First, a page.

2016 Bertocchini F.* and Chuva de Sousa Lopes, S.M.*, Germline development in amniotes: A paradigm shift in primordial germ cell specification Invited Review: Paradigm and Hypothesis, Bioessays, Aug; 38(8):791-800, 2016 (*corresponding authors)
2015 Stower, M.J., Diaz, R.E., Carrera-Fernandez, L., White Crother, M., Crother, B., Marco, A. Trainor, P.A. Srinivas, S. and Bertocchini F.* Bi-modal strategy of gastrulation in reptiles, Developmental Dynamics, special edition on Evolution, June 09 2015 (9), 1144-1157. (*corresponding author)
2012 Bertocchini F. * and Stern, C.D.* “GATA2 provides an early anterior bias and uncovers a global positioning system for polarity in the amniote embryo”Development 139, 4232-4238 (*corresponding author)
2007 Voiculescu, O., Bertocchini, F., Keller, R. and Stern, C.D. “The amniote primitive streak is defined by epithelial cell intercalation before gastrulation”, Nature 449, 1049-1052
2004 Bertocchini, F., I. Skromne, L. Wolpert and Stern, C.D. “Determination of embryonic polarity in a regulative system: evidence for endogenous inhibitors acting sequentially during primitive streak formation in the chick embryo” Development 131, 3381-3390
2002 Bertocchini, F. and Stern, C.D. “The hypoblast of the chick embryo positions the primitive streak by antagonizing Nodal signaling”, Developmental Cell 3, 735–744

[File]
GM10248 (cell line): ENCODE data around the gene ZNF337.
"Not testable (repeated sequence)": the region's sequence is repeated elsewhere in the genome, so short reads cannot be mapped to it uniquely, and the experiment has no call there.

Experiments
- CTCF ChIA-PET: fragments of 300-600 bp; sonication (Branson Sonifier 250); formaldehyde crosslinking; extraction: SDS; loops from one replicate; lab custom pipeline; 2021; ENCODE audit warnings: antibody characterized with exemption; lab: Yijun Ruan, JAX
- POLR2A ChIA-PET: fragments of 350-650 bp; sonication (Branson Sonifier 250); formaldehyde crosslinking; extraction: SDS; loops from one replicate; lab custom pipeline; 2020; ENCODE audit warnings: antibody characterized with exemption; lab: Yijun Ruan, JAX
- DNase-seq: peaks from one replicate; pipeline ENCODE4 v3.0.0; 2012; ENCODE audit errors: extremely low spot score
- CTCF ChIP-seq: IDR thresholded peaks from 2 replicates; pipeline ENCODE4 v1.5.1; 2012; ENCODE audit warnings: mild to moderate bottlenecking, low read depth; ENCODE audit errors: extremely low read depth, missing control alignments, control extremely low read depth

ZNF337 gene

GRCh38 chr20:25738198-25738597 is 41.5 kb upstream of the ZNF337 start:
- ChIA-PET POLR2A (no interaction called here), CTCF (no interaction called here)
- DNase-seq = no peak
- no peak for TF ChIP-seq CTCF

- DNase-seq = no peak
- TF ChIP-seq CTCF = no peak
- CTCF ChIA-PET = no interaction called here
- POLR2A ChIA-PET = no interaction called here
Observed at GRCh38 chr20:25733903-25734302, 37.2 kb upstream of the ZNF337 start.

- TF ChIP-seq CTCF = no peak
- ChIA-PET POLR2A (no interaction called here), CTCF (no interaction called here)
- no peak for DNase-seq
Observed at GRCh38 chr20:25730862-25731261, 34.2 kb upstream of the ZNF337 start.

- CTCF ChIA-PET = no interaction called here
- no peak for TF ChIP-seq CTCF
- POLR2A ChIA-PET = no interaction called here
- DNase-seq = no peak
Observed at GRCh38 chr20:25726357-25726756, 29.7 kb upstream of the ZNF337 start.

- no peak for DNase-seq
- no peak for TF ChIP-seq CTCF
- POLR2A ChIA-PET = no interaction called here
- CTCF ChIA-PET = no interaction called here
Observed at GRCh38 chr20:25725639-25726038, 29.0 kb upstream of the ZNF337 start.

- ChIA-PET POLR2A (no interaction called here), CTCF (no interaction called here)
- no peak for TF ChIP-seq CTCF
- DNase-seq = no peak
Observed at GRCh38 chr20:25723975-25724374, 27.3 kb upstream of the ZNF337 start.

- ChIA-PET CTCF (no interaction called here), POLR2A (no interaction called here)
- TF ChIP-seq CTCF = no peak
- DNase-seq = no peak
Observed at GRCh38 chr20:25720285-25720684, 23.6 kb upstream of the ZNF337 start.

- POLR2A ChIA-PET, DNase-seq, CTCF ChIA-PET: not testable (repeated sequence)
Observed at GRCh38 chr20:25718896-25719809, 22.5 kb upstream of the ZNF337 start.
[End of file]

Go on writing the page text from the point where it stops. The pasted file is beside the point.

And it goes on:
After obtaining her PhD at the DIBIT, S. Raphael Hospital, Milan, she worked on early development of vertebrates, training in the USA (Columbia University, New York, NY) and the UK (University College London, London, UK). She started to work on insects and their capacity to degrade sturdy polymers (Bombelli et al., 2017) and is currently carrying on this line of research at the Centro de Investigaciones Biologicas-Margarita Salas (CIB), Spanish Research Council (CSIC), Madrid, Spain.
C.F.A. has a solid background both in Mathematics and Biology. In particular, C.F.A. holds a Ph.D. degree in Biology and a master’s degree in Mathematics, with 20+ years of experience in the field of mathematical modeling of biological processes at all scales, from biochemistry and cell biology to ecology. His current research lines lie at the intersection between bioinformatics, immunology, and mathematical modeling of metabolic networks, and mainly focus on the understanding of how homeostasis mechanisms operate in the organism under normal circumstances.
is a biologist, specialized in MSc of Microbiology. She has a wide background working in environmental biotechnology, particularly in research lines related to fungal enzymes and the production of compounds of biotechnological interesting by using microorganisms. She had participated in several projects about the study of fungal enzymes at the ‘Centro de Investigaciones Biológicas- Margarita Salas’ (CIB)- Spanish Research Council (CSIC), as well as international institutions as the biotechnological company Novozymes A/S (Copenhagen, Denmark), and the ‘Institute of Molecular Biotechnology’ of Technical University of Graz (Graz, Austria). Finally, she has return to CIB-CSIC to work in the degradation of plastic using insect under the supervision of Dr. Federica Bertocchini.
Fundacion Ramon Areces,XIV Concurso Ciencias de la Vida y de la Materia (2012)
Royal Society International exchange grant with Dr. S. Srinivas, Oxford University, Oxford, UK (07/2013-06/2014)